Thanks, team UU, for helping me limp along to understanding this!! I really appreciate it.
 

casualmusic

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OK I'm having a serious brain blockage on the A3 here (and, on reflection, the A5... see below). Based on this, I don't understand why the A3 is in the same octave as the G3. Looking at a keyboard (which is a crutch I'm using to get my brain sorted on this), the D3 is "lower" on the keyboard (cool), but the A3 is "higher" on the keyboard than the G3:

View attachment 144362

which to me seems like using reentrant tuning, yet from the original image comparing the octave clef, keyboard and fretboard taken from here, it appears that the note should be in the octave below the G3.

My understanding is that scientific notation goes from A0 to G0, A1 to G1, A2 to G2, A3 to G3, A4 to G4, A5 to G5, etc.

Dunno why that diagram shows coloured groups from C to B?

 
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ploverwing

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My understanding is that scientific notation goes from A0 to G0, A1 to G1, A2 to G2, A3 to G3, A4 to G4, A5 to G5, etc.

Dunno why that diagram shows coloured groups from C to B?
AH! OK, thanks, that would make sense then, thanks so very much!!!
 

Mike $

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I really like that the uke starts on middle C and only goes up a line above the staff, unless you have useless frets above that. Unlike the guitar that goes a confusing amount of notes below the staff and what seems like a hundred lines above the staff. Even if you have a set of low G strings, you only go two lines and a space below the staff. Tab would be a push, but I don't use it. I rarely use standard notation, unless there are no recorded versions of a song that I've never heard before and for some reason, I want to learn it. Will probably never happen.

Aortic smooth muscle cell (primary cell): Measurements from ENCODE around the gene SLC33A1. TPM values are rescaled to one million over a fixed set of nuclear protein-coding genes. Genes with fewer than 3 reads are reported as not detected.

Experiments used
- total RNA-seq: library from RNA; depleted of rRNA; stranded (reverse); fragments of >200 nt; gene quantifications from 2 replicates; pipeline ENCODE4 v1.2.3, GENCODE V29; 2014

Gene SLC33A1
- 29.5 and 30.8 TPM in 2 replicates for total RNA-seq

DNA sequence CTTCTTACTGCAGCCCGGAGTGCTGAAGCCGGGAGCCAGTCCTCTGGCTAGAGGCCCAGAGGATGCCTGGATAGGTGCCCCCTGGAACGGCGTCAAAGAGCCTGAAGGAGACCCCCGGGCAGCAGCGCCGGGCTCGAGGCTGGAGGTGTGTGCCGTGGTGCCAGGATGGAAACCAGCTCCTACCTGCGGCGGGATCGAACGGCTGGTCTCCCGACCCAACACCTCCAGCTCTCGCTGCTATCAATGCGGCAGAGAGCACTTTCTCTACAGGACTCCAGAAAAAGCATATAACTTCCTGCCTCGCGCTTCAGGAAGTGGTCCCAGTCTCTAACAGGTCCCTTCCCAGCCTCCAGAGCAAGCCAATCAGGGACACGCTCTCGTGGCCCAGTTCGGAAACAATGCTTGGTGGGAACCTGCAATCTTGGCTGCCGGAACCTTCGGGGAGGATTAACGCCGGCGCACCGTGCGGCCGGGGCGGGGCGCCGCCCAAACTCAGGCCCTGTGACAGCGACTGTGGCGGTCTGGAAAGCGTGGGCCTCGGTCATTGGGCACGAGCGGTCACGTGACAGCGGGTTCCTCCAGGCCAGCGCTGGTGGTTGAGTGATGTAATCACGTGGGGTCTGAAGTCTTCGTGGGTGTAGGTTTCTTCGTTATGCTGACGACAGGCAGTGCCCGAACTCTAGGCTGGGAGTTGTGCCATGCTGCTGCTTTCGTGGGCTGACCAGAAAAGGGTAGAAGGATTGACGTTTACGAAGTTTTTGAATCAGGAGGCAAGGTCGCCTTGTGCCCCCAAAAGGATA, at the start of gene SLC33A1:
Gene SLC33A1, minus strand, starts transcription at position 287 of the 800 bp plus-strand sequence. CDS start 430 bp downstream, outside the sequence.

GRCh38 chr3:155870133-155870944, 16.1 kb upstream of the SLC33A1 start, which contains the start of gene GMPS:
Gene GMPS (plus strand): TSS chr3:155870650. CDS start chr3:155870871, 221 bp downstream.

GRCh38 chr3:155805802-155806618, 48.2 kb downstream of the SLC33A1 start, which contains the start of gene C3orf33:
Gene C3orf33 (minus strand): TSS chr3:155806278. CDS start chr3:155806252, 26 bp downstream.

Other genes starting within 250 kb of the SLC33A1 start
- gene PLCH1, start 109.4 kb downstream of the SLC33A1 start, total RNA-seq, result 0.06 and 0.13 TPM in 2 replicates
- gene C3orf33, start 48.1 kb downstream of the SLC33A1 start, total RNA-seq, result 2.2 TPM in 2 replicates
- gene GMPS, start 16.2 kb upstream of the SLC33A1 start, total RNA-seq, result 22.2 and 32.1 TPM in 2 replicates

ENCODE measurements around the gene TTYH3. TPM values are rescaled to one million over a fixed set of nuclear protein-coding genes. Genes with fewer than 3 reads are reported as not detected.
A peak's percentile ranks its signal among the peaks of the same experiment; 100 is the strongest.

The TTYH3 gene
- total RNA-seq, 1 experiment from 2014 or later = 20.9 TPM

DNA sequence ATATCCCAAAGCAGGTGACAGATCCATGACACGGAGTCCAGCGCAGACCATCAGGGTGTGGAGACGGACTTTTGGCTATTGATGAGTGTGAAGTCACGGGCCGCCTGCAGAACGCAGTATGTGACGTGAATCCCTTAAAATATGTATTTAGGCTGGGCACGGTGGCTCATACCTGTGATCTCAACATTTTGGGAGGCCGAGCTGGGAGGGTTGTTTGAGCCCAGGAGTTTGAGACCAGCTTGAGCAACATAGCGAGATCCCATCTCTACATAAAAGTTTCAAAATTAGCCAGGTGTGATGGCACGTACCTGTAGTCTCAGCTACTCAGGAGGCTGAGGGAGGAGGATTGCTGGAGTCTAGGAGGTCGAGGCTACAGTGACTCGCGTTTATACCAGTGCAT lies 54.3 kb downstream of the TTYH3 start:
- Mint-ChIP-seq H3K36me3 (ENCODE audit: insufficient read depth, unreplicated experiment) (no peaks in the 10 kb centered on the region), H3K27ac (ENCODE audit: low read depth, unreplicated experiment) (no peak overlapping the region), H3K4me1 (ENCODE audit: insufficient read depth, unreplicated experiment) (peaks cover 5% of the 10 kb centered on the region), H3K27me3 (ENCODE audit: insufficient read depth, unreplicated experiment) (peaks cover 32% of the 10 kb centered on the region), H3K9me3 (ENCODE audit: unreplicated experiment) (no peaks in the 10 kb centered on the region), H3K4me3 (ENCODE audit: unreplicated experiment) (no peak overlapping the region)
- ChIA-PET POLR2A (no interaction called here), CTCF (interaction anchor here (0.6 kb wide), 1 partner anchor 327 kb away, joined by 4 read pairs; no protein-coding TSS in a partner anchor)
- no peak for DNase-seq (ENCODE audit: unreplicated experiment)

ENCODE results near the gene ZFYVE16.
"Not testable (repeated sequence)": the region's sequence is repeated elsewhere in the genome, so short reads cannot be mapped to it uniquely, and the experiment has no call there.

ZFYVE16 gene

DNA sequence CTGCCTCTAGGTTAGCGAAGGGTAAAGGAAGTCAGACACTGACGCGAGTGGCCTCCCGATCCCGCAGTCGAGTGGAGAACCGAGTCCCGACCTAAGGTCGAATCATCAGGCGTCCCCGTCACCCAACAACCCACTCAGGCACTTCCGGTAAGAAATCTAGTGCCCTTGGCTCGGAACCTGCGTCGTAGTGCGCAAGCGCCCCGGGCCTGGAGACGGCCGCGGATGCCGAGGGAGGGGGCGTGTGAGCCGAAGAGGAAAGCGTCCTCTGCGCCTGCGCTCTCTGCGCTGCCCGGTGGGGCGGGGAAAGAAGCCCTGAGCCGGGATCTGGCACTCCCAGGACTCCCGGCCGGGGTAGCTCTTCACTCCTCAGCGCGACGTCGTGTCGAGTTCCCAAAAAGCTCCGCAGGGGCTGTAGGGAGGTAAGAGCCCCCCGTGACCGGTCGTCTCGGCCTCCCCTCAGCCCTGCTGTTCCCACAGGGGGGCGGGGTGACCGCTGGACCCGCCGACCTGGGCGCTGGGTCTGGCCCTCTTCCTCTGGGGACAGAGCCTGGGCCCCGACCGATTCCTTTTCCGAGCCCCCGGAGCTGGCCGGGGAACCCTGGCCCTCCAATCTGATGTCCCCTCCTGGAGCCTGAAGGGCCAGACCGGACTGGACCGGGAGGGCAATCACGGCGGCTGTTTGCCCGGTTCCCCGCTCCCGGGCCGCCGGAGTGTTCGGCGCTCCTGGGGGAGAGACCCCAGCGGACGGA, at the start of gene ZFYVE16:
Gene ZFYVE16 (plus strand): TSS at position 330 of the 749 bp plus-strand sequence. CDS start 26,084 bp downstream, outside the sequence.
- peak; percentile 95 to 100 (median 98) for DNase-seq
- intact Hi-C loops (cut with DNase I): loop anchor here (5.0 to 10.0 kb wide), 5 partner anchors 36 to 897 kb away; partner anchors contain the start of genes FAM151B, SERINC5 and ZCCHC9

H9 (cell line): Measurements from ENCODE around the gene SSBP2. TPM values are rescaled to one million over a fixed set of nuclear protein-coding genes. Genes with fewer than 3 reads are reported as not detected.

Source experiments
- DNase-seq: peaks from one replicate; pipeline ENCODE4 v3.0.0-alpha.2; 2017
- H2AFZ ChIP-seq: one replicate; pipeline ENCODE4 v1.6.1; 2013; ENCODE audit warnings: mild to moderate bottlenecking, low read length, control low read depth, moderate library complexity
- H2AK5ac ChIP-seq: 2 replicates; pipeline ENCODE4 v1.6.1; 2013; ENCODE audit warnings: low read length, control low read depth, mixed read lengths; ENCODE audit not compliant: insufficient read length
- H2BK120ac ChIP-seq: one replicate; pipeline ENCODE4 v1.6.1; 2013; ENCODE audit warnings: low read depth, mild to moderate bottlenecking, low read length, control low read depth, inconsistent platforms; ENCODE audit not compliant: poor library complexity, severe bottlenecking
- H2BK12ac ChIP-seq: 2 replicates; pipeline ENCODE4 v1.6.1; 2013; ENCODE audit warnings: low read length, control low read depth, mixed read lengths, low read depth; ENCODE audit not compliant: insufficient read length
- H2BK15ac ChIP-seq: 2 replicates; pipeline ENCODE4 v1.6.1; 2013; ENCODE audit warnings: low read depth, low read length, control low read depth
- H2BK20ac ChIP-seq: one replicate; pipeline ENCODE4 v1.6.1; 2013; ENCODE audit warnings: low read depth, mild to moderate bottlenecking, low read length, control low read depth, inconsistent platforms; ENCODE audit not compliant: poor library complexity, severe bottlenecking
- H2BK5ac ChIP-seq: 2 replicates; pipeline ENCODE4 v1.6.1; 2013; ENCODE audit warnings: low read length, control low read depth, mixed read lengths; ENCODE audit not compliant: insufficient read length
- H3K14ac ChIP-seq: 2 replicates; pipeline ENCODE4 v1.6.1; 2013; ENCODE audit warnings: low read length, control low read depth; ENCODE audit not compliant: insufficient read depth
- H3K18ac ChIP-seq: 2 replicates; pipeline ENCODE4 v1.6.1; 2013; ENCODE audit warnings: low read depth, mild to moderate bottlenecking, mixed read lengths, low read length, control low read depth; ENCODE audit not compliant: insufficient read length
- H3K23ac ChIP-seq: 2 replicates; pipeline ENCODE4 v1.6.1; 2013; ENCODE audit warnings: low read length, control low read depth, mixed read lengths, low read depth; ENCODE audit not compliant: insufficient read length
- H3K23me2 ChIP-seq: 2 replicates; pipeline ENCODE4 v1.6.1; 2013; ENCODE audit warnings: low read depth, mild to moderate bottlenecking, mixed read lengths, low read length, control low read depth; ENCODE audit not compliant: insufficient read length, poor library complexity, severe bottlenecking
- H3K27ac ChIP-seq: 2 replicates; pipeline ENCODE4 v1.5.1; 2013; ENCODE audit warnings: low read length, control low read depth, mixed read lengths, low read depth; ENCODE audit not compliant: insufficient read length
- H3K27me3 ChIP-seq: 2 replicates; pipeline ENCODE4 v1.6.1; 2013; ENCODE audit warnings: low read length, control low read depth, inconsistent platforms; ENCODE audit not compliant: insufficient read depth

Arcy

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My understanding is that scientific notation goes from A0 to G0, A1 to G1, A2 to G2, A3 to G3, A4 to G4, A5 to G5, etc.

Dunno why that diagram shows coloured groups from C to B?

The SPN octave starts at C and the number changes between B and C.

...G3-A3-B3-C4-D4-E4-F4-G4-A4-B4-C5-D5-E5...

From @casualmusic 's Scientific Pitch Notation wikipedia link:

The octave number increases by 1 upon an ascension from B to C. Thus, A0 refers to the first A above C0 and middle C (the one-line octave's C or simply c′) is denoted as C4 in SPN. For example, C4 is one note above B3, and A5 is one note above G5.

I believe we started focusing around C started around the time the major scales became prominent, and C is the all natural major scale. This question on music.stackexchange.com has some good commentary: https://music.stackexchange.com/questions/41733/why-does-the-octave-number-change-between-b-and-c
 

ploverwing

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I often only use the label part of SPN and ignore the assigned audio frequencies when working things out. But if you choose to be technically accurate all the time, SPN does specify audio frequencies. I am not sure of the label for the naming system that is independent of a real audio frequency, so I just call it SPN, which can be technically wrong in some cases where the actual frequencies matter. But there are no rules for ukulele players so its OK in most cases.

The SPN octaves run from C to C, the octaves start at C.